Acts Devotionals

Passing the Buck

You have heard of the saying … “passing the buck”. The term is said to have originated from a ritual practiced during card games. The card players would place a marker, called a “buck” in front of the person who was dealing. This marker would be passed to the next player who would become the dealer. In this way there was no confusion as who the dealer was and who would deal next.

The term was later used to shift blame from one person to another. Perhaps you have heard the saying … “Passing the buck is a way of life in large bureaucracies.” Loosely used in our day, it means shifting your problem to someone else, be it at work or in the family. Perhaps not, but I tend to feel the Roman commander passed the buck with Paul. Though, doing what he did certainly saved Paul’s life and it prevented the Jews supported by the Sadducees from getting the Jewish Leaders into serious trouble. Then, maybe as a commander he needed to refer Paul’s case to a higher authority because he himself had reached a conclusion that the mob would not accept. Please read:

Ac 23:23 Then he called two of his centurions and ordered them, “Get ready a detachment of two hundred soldiers, seventy horsemen and two hundred spearmen to go to Caesarea at nine tonight. 24 Provide mounts for Paul so that he may be taken safely to Governor Felix.” 25 He wrote a letter as follows: 26 Claudius Lysias, To His Excellency, Governor Felix: Greetings.

1) The commander took the news Paul’s nephew shared seriously. He did not want a lynching on his watch as this would be disastrous for his career as a trustworthy commander of a Roman Legion. He calls two of his most trustworthy soldiers giving them instructions to prepare a huge, armed guard of well-trained men to remove Paul from Jerusalem where he was not safe to Caesarea where the procurator was resident. This guard that would escort Paul came from the infantry (two hundred soldiers), cavalry (seventy) and (two hundred) armed troops. The shape of this detachment shows us that the commander was not prepared to take any chances. He set a departure time. Remembering there were no lights and even though four hundred and seventy men with seventy-one horses (one for Paul) … nine at night would mean pitch darkness, everyone asleep, most of the mob not living close to the temple and barracks … the detachment could leave with little awareness of their presence.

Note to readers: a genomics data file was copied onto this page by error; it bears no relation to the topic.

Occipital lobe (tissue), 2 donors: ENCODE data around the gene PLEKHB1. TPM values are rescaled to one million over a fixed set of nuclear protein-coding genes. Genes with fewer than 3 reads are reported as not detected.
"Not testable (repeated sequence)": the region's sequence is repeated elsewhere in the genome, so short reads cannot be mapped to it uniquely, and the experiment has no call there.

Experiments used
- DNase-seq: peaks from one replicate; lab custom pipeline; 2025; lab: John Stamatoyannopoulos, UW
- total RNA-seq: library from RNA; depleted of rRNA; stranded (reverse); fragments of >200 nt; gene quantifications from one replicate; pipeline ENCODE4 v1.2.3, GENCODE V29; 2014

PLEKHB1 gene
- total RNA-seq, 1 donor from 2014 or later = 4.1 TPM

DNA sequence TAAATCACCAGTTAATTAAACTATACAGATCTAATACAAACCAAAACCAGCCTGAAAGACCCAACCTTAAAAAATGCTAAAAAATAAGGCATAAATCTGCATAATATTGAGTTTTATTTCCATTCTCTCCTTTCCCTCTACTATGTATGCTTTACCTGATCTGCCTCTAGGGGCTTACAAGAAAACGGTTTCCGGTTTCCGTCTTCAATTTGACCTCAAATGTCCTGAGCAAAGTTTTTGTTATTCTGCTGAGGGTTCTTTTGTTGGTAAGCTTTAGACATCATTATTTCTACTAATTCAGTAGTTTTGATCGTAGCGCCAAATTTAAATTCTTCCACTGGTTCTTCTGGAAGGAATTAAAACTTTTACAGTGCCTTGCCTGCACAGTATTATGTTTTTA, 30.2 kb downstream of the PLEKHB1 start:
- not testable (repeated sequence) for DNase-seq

2) We now learn the commander’s name. He is commander Claudius Lysias. We know he was the commander of the Roman Garrison in Jerusalem. He was not a free-born citizen of the Roman Empire. He purchased his citizenship. He does seem to be a fair man who tried his best to extract the reason for the mob seeking Paul’s death. Failure resulted in his locking Paul up, only to hear of a plot to kill Paul. This is the reason for him “passing the buck” and sending Paul to Caesarea for a proper court hearing, but also to prevent his murder. Pass the buck or not, God’s sovereignty is at work protecting Paul because he needs to be Jesus’ witness in Rome. He sends an explanatory letter to the governor, who was Felix at the time.

3) Governor Felix. His full name was Antonius Felix, a former slave who was promoted to governor by Cladius Caesar. He was a cruel, licentious, treacherous, greedy, cunning, immoral man, without any decency. He was gross! He was attracted to Drusilla, Herod Agrippa the 1’s daughter. Even though she was a married woman, he enticed her away from her husband (Azizus) and later married her. We shall break up the commander’s letter to Felix to try and understand the mind of the writer, Commander Claudius Lysias.